Dr Martin Luther King Jr. (1929 – 1968) was a Baptist minister turned prominent Civil Rights Movement leader that campaigned for the progression of civil rights in America. In his 13 years of leadership, he and his associates achieved more in attaining racial equality for the African-American population than the combined efforts of activists 350 years prior, through protests, grassroot organising and civil disobedience to achieve their goal of ending racial segregation. During his leadership, five notable legislations were passed: ‘The Civil Rights Act’ (1964), ‘The Voting Rights Act’ (1965), ‘The Immigration and Nationality Act’ (1965) and ‘The Fair Housing Act’ (1968). In particular, his belief of non-violent resistance paved a way for …show more content…
After all, one of the principals of non-violence was ‘to win friendship and understanding’ (The King Centre, 2014). During his speech ‘Birth of a New Nation’ in 1957, King (as cited in The King Centre, 2014) claimed, “…the aftermath of non-violence is redemption. The aftermaths of non-violence is reconciliation. The aftermath of violence is emptiness and bitterness.” This claim partly provides a reason for why the concept was so important. Being from King itself, the quote gives an accurate, primary depiction of the perspective from which King and his followers protested from. Non-violence gave the two races a chance to reconcile and gain support for the Movement, whereas violence would have only created further animosity between the two. In addition, it was found that non-violence was not only effective for the Civil Rights Movement. After research was conducted on 323 violent and non-violent uprisings from 1900-2006, it was found that non-violent resistance was two times more likely to achieve change, even against dictatorial regimes or foreign occupation (Lyubansky, M., 2014). Lyubansky (2014), Ph.D, states this is because non-violence required lower costs, meaning higher participation and more varied strategies could be used. Using this information, it could be suggested that without non-violence, the Civil Rights Movement was less likely to of have succeeded. In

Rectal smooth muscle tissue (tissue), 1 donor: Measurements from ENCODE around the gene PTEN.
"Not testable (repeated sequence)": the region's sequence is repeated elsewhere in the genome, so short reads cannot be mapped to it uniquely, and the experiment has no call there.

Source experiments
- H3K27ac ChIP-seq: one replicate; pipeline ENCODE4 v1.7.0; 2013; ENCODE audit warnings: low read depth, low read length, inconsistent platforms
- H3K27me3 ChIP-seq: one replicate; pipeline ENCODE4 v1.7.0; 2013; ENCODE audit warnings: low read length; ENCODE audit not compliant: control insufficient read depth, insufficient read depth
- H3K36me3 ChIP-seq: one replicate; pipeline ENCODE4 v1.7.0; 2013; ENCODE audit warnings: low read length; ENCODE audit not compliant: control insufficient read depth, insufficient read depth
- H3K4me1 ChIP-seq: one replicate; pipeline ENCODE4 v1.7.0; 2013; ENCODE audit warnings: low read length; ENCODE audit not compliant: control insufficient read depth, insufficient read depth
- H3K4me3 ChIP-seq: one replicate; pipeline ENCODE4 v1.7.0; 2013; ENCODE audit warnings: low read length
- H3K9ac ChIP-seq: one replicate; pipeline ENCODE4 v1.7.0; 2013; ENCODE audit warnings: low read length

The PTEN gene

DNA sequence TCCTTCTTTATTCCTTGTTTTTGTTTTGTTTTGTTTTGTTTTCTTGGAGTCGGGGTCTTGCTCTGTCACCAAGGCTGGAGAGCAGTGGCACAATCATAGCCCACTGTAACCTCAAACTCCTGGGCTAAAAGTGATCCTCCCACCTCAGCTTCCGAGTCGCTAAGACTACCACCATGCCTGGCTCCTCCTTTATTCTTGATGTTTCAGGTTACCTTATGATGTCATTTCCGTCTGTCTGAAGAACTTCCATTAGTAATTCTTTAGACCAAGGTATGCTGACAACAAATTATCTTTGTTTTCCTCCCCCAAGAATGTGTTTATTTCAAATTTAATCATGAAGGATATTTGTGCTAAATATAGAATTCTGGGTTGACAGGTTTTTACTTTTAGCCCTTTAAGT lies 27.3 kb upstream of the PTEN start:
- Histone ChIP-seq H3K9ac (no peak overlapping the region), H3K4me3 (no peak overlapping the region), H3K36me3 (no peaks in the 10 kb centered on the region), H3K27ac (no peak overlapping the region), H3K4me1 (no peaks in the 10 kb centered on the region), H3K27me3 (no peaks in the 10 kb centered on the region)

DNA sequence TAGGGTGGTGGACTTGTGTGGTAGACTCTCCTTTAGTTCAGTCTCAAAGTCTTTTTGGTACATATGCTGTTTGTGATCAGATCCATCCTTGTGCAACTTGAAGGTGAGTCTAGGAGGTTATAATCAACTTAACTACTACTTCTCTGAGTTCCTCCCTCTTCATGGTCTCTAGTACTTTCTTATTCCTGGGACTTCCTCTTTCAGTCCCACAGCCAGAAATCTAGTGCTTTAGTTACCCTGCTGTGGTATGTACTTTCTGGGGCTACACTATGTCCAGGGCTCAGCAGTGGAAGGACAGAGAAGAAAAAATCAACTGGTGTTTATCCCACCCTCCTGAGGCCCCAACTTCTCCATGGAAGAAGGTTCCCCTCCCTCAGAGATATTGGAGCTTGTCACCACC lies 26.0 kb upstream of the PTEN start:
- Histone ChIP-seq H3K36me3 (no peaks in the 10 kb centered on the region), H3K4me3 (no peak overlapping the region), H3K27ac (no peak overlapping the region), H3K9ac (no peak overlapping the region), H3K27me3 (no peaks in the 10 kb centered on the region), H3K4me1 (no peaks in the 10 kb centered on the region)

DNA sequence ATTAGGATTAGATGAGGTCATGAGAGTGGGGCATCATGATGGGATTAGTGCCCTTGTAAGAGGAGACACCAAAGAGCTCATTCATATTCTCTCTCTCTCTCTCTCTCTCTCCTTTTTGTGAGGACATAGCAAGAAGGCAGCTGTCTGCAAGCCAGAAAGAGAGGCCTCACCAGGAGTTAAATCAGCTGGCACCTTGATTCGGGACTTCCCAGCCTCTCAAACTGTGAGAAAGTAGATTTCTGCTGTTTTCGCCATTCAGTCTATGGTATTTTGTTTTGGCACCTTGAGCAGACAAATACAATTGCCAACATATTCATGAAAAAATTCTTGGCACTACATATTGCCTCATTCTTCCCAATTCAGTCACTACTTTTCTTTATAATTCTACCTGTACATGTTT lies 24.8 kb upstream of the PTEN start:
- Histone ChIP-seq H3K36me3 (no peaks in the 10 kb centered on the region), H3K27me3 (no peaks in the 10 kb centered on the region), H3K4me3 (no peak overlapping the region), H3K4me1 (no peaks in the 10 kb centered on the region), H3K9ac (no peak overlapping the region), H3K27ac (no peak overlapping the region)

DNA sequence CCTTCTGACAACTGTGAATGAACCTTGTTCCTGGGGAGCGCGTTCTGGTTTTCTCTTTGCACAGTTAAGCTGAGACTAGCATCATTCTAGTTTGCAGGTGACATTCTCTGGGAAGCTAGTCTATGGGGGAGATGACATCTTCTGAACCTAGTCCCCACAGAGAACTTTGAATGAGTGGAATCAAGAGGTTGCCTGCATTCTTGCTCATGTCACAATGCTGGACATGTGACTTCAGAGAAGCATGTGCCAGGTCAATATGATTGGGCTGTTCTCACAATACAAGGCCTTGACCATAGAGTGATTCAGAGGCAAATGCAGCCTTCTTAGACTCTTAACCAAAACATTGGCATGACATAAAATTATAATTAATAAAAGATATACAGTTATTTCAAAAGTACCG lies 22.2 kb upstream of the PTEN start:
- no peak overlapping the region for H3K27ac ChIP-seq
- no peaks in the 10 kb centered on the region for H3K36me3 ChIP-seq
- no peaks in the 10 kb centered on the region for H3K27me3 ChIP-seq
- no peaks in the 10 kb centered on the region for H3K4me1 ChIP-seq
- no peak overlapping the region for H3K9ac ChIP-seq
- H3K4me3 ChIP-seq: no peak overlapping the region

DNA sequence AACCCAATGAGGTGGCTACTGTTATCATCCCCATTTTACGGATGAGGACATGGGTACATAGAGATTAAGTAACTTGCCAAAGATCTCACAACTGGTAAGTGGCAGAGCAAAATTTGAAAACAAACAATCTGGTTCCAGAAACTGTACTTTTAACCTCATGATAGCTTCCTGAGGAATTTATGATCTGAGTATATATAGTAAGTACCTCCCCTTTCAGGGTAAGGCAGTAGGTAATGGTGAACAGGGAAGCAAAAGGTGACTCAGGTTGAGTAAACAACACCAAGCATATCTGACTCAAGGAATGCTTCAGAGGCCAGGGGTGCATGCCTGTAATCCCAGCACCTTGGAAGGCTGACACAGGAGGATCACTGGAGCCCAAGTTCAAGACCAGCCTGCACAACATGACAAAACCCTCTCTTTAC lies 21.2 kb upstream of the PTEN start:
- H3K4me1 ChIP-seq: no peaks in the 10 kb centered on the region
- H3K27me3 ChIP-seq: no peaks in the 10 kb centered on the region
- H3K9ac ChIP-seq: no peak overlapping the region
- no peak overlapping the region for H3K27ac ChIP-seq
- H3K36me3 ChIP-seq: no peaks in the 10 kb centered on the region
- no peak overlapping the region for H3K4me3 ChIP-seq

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Martin was born on January 15, in 1929, in Atlanta. He was born into a very disciplined, respected and well balanced family. Both of his parents tried hard to protect their kids from being exposed to racism, but it was impossible. Martin’s dad (Martin King Sr) fought against racism and segregation as he thought it was against God’s wishes. This is what inspired Martin to follow his dad’s path to fighting for equality and against separation.
To my understanding the letter that Martin Luther King Jr. composed while confined in the Birmingham Jail, is as one with the appeal that was given by David Walker.